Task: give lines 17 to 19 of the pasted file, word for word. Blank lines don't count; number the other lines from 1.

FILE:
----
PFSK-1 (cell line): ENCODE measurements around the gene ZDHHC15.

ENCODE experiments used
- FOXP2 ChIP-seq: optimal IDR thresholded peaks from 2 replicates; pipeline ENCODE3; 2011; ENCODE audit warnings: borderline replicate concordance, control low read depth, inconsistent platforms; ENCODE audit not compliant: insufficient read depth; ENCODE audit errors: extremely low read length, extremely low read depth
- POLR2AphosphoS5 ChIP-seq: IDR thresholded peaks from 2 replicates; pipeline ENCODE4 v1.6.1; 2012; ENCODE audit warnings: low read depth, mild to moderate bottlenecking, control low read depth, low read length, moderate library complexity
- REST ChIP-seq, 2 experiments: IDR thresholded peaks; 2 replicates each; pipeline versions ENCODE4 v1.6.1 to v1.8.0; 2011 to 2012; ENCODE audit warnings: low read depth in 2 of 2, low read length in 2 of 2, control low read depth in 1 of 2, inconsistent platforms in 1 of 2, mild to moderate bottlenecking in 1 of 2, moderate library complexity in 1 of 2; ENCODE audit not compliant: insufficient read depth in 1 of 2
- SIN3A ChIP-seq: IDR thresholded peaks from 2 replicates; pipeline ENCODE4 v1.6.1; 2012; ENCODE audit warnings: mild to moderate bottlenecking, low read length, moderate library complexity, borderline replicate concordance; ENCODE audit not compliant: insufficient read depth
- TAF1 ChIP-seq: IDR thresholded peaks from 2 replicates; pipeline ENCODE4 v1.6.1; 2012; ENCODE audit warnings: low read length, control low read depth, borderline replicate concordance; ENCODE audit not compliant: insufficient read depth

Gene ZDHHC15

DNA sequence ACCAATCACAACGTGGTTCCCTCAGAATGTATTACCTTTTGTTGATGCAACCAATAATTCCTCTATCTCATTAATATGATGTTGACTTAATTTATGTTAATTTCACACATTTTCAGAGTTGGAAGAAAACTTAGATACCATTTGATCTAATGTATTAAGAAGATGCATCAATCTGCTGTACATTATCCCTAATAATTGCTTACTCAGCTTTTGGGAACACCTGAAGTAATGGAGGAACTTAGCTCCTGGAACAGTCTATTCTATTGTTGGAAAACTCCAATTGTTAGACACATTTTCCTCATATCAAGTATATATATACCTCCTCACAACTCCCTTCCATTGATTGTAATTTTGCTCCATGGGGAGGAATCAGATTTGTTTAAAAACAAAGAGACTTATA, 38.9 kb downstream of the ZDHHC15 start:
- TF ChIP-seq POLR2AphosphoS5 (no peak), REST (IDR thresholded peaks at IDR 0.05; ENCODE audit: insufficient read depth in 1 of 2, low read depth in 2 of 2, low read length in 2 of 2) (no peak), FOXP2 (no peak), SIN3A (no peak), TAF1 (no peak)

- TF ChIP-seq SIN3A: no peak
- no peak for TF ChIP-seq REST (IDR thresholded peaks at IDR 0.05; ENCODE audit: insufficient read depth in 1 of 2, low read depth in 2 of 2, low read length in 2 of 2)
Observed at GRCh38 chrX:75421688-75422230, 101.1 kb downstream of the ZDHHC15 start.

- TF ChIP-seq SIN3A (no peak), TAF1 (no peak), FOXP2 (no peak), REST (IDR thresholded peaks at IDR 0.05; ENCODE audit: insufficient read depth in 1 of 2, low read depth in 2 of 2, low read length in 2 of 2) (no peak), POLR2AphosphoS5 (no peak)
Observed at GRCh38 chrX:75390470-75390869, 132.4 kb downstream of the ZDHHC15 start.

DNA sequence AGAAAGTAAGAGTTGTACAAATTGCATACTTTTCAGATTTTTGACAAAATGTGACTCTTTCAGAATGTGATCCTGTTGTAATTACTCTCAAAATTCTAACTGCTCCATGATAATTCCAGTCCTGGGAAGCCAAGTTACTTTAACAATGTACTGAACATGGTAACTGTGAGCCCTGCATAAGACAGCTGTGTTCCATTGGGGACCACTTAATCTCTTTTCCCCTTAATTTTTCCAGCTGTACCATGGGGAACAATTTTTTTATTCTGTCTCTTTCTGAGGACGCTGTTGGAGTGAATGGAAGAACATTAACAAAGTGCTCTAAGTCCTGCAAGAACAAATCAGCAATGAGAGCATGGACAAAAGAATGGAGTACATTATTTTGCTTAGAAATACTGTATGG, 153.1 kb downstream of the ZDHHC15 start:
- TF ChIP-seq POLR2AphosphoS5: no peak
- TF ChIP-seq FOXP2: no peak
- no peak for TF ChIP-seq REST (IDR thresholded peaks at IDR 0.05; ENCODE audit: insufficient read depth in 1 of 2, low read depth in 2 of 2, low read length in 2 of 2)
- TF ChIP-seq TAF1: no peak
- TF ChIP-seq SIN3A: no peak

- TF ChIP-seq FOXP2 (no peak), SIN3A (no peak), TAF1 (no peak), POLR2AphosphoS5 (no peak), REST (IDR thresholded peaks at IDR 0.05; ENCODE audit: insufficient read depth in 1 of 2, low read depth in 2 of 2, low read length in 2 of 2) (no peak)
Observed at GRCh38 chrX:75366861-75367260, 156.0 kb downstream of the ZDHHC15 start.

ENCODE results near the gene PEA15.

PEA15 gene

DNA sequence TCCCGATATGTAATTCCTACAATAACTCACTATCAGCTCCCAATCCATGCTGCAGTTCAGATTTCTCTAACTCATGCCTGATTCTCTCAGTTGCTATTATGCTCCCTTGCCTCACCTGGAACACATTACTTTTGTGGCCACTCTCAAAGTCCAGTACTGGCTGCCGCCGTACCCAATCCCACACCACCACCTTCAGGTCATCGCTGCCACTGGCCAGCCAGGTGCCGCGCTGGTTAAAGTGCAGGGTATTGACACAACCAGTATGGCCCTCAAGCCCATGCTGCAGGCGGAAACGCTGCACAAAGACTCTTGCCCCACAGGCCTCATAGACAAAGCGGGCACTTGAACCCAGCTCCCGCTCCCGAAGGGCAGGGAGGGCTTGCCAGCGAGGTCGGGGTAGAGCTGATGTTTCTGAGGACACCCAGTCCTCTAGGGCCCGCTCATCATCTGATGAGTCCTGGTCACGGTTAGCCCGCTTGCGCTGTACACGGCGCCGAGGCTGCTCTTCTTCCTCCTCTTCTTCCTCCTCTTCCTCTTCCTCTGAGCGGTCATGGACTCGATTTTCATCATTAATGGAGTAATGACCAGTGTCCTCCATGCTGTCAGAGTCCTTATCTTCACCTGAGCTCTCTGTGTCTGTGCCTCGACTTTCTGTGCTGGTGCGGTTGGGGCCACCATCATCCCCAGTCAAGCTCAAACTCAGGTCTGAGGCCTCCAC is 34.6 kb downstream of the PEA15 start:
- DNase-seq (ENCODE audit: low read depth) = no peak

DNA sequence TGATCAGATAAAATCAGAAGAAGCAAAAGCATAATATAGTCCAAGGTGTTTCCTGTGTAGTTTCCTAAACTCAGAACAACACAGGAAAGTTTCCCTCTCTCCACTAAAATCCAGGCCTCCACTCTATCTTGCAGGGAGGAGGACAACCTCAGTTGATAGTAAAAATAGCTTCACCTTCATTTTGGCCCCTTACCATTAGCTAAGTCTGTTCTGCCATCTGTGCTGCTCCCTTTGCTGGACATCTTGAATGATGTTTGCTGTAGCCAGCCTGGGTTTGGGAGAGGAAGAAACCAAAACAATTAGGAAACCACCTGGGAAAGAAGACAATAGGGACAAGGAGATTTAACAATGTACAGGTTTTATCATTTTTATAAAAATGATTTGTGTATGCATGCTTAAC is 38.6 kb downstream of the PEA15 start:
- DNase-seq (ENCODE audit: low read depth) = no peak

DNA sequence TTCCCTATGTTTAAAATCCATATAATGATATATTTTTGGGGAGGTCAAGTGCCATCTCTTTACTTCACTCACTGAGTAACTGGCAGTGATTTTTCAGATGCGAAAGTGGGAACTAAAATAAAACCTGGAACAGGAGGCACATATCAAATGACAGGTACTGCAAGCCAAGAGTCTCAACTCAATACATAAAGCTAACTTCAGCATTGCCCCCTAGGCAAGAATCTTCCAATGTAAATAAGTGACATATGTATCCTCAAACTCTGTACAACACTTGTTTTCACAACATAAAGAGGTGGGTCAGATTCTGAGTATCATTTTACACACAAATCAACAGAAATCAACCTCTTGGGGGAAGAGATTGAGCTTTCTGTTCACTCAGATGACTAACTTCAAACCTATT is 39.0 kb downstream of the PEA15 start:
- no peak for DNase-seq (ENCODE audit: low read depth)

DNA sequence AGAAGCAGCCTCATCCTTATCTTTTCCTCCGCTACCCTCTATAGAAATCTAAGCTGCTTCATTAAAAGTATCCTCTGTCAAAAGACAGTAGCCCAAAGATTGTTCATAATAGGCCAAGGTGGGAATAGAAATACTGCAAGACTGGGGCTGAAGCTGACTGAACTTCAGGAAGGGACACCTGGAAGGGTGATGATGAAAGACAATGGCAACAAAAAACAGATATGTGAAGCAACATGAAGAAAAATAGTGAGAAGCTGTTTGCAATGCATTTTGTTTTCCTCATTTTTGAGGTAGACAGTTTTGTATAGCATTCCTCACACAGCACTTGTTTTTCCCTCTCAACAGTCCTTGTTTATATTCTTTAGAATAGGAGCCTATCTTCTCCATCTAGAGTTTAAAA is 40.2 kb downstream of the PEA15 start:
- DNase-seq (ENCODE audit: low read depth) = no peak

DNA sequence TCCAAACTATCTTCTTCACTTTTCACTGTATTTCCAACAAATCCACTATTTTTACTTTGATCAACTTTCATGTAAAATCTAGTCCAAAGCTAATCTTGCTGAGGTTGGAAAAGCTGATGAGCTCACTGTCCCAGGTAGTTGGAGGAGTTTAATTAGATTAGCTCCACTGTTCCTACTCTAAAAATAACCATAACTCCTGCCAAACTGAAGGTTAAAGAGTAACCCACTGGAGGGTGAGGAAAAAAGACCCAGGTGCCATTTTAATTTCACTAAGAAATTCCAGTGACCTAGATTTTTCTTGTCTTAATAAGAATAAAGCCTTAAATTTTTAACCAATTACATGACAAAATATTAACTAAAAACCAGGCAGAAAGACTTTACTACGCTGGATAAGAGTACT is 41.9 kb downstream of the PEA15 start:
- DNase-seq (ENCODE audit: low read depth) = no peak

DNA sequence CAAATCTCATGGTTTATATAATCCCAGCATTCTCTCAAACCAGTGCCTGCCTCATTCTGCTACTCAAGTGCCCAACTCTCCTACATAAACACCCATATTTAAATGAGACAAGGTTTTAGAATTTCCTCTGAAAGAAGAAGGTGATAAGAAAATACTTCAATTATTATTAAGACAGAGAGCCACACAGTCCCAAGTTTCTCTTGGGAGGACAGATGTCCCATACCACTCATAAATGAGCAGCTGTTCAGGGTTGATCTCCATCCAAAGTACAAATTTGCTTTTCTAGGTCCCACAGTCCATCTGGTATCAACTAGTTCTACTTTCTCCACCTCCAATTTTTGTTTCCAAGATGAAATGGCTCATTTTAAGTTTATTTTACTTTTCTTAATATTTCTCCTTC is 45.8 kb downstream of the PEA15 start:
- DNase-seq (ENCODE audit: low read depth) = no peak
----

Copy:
- TF ChIP-seq POLR2AphosphoS5: no peak
- TF ChIP-seq FOXP2: no peak
- no peak for TF ChIP-seq REST (IDR thresholded peaks at IDR 0.05; ENCODE audit: insufficient read depth in 1 of 2, low read depth in 2 of 2, low read length in 2 of 2)